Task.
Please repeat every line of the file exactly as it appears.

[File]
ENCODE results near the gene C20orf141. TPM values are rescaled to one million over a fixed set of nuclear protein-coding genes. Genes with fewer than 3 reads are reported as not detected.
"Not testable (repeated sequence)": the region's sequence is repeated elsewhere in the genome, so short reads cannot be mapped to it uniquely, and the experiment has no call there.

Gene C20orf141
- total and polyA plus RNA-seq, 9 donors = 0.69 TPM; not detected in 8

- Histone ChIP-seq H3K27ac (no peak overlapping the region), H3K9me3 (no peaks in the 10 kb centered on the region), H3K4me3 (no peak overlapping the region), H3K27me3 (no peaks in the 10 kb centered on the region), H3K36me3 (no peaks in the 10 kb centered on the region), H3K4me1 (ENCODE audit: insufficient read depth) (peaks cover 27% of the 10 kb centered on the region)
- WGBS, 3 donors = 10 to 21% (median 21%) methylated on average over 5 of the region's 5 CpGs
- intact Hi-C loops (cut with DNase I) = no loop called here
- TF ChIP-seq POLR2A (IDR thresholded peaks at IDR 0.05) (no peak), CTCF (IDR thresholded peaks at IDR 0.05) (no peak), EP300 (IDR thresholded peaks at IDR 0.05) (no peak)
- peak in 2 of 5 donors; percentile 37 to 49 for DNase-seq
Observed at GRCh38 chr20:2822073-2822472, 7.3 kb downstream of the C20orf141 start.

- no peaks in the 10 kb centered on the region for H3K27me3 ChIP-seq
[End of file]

ENCODE results near the gene C20orf141. TPM values are rescaled to one million over a fixed set of nuclear protein-coding genes. Genes with fewer than 3 reads are reported as not detected.
"Not testable (repeated sequence)": the region's sequence is repeated elsewhere in the genome, so short reads cannot be mapped to it uniquely, and the experiment has no call there.

Gene C20orf141
- total and polyA plus RNA-seq, 9 donors = 0.69 TPM; not detected in 8

- Histone ChIP-seq H3K27ac (no peak overlapping the region), H3K9me3 (no peaks in the 10 kb centered on the region), H3K4me3 (no peak overlapping the region), H3K27me3 (no peaks in the 10 kb centered on the region), H3K36me3 (no peaks in the 10 kb centered on the region), H3K4me1 (ENCODE audit: insufficient read depth) (peaks cover 27% of the 10 kb centered on the region)
- WGBS, 3 donors = 10 to 21% (median 21%) methylated on average over 5 of the region's 5 CpGs
- intact Hi-C loops (cut with DNase I) = no loop called here
- TF ChIP-seq POLR2A (IDR thresholded peaks at IDR 0.05) (no peak), CTCF (IDR thresholded peaks at IDR 0.05) (no peak), EP300 (IDR thresholded peaks at IDR 0.05) (no peak)
- peak in 2 of 5 donors; percentile 37 to 49 for DNase-seq
Observed at GRCh38 chr20:2822073-2822472, 7.3 kb downstream of the C20orf141 start.

- no peaks in the 10 kb centered on the region for H3K27me3 ChIP-seq